Mobile Menu - OpenMobile Menu - Closed

Connect

Congressman Tom Cole

Representing the 4th District of Oklahoma

Healthcare

Nearly a decade since a Democrat-controlled Congress and President Obama passed the Patient Protection and Affordable Care Act, it is evident that Obamacare failed to live up to its many promises, particularly those related to affordability of and access to care.

In Oklahoma, premiums have increased 227 percent since 2014, and the lowest cost plan option in the Obamacare exchanges has increased 159 percent. Additionally, the number of insurers participating in the exchanges has dropped by two-thirds in that time. Clearly, Obamacare has done little to restrain the growth of health care costs and to provide consumers with choices in their health care. Unfortunately, some in Congress now believe we should abolish private, employer-sponsored insurance entirely and implement a single-payer system – in which the government manages health care costs and delivery – at a projected 10-year cost of at least $32 trillion over 10 years and with exorbitant new taxes.

The Need for Real Solutions

I believe Congress should work to implement a market-based system that gives consumers more choice and states the freedom to tailor health care options to meet the needs of their citizens. Some aspects of the current system enjoy bipartisan support, such as preserving the ability for young Americans to remain on their parents’ plans until age 26 as well as protections for pre-existing conditions and lifting bans on annual and lifetime limits.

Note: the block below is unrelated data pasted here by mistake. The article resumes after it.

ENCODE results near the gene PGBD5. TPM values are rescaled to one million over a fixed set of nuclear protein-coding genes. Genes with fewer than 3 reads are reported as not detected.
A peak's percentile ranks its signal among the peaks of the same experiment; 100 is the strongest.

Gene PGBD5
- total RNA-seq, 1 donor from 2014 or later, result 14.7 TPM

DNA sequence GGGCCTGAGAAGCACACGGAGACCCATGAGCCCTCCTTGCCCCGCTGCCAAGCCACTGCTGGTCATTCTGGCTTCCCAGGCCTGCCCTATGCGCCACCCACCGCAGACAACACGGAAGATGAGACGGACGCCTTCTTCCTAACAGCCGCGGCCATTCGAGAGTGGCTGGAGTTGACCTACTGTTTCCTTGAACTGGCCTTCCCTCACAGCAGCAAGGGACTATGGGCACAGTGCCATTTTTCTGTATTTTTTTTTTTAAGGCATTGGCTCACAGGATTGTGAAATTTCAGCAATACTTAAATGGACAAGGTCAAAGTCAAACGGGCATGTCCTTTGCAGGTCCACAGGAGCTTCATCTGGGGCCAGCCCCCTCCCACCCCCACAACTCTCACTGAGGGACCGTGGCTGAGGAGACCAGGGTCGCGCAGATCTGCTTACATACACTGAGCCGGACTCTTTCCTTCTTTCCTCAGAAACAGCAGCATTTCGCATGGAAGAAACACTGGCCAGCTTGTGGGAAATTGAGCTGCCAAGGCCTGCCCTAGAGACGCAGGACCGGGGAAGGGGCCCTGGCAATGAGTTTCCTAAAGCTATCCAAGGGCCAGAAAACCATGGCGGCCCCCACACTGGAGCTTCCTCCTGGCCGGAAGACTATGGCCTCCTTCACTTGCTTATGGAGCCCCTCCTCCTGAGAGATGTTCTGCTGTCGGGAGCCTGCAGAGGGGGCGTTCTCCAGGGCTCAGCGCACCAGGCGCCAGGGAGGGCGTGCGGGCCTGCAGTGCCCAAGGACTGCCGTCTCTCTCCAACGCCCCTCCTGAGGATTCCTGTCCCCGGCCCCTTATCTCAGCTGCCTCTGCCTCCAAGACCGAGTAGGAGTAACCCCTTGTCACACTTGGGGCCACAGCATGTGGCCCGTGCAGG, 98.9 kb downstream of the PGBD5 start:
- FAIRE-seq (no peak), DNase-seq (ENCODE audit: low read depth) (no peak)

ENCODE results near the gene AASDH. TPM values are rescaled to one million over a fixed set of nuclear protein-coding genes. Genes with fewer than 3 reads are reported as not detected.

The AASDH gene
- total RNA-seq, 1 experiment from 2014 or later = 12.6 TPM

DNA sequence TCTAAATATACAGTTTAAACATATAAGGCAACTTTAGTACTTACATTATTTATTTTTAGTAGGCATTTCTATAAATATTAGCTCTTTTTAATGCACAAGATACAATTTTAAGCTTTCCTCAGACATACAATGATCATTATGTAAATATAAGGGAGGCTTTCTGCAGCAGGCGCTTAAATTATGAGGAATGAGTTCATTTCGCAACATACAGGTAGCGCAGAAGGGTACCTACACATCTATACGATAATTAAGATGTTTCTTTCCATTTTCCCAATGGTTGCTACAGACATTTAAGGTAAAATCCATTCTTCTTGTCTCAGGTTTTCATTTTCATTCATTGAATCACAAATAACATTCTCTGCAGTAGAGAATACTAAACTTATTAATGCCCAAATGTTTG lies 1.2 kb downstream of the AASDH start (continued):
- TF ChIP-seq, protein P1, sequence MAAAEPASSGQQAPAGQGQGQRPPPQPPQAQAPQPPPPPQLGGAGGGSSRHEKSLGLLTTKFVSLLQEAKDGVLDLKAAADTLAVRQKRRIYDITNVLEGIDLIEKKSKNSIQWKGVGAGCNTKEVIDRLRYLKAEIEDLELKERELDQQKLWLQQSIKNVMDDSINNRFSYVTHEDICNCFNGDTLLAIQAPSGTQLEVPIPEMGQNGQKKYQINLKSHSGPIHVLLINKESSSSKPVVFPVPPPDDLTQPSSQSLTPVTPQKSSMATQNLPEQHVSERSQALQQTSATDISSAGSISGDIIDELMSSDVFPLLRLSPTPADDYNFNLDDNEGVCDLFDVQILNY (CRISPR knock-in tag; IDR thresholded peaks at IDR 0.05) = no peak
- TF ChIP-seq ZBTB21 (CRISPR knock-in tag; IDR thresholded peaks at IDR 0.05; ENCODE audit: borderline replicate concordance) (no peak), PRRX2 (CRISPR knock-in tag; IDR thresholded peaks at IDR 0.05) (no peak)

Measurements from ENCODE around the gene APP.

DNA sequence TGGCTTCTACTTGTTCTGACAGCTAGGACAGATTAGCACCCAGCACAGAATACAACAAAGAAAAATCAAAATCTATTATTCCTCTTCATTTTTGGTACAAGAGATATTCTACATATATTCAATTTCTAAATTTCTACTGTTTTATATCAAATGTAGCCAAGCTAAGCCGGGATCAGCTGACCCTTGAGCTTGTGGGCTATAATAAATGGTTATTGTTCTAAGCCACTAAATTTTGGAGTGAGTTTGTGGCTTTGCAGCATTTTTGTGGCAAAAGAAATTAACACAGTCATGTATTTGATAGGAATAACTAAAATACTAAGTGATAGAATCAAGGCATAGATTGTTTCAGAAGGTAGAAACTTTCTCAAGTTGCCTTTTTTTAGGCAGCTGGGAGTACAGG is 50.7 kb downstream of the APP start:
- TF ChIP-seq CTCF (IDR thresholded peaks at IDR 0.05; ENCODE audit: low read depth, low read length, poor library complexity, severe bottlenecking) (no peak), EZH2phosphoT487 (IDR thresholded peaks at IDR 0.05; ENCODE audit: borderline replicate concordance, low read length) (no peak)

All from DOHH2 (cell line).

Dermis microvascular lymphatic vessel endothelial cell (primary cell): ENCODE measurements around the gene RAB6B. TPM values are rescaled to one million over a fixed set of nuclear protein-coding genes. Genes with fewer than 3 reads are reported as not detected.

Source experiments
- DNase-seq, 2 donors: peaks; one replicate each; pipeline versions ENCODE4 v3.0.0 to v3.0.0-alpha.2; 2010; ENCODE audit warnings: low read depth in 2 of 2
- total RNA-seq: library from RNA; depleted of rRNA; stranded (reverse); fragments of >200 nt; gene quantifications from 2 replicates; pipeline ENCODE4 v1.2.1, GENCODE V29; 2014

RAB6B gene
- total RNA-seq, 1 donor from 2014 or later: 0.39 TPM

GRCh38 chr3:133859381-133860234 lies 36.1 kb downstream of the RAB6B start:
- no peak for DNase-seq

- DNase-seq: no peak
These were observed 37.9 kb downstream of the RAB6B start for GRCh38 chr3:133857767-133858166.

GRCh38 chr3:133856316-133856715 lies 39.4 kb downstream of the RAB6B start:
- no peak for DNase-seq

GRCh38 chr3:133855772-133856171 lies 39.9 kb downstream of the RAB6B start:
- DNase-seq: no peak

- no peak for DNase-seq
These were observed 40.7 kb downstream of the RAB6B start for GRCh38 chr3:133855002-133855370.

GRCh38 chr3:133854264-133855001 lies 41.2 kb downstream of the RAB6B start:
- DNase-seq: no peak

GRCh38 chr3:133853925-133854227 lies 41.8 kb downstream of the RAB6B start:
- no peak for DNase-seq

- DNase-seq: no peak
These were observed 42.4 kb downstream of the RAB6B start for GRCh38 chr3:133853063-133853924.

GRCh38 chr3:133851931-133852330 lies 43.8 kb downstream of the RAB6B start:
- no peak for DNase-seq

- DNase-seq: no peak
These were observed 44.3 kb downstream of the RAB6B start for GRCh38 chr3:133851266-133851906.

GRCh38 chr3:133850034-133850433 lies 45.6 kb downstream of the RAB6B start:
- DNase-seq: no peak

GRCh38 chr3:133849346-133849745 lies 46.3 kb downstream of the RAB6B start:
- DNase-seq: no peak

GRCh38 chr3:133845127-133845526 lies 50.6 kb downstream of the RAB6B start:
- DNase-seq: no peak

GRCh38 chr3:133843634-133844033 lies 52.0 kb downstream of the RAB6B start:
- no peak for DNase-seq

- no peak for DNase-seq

However, Congress must move away from Obamacare’s one-size-fits-all approach and repeal its more onerous provisions like the health insurance and Cadillac taxes, which make premiums and health care more expensive, and cuts to Medicare providers, which endanger hospitals and Oklahoma’s rural health care facilities.

Solutions at the federal level should focus on:

  • Lowering prescription drug costs: While it is important to preserve incentives for manufacturers to innovate and create new and better drugs, affordability of prescription drugs remains a real problem for many Americans. That is why I support solutions to prevent the “evergreening” of patents, a practice when brand-name manufacturers file dubious patents on their drugs to extend their monopoly, and to encourage the quick entry of generic drugs into the market once patent and exclusivity periods expire. Competition in the drug space is a proven tool to reducing costs. The Government Accountability Office estimates that the market entry of generic drugs lowers brand-name prices over 50 percent within their first year on the market.
  • Encouraging medical research: As a former Chairman and now the Ranking Member of the House Appropriations subcommittee that funds the Department of Health and Human Services, I have been a strong supporter of increasing funding for the National Institutes of Health and the Centers for Disease Control and Prevention. Federal support for medical research at our nation’s universities and laboratories quickens the pace of research and offers the chance to bring to market new and innovate therapies based on discoveries made by American researchers.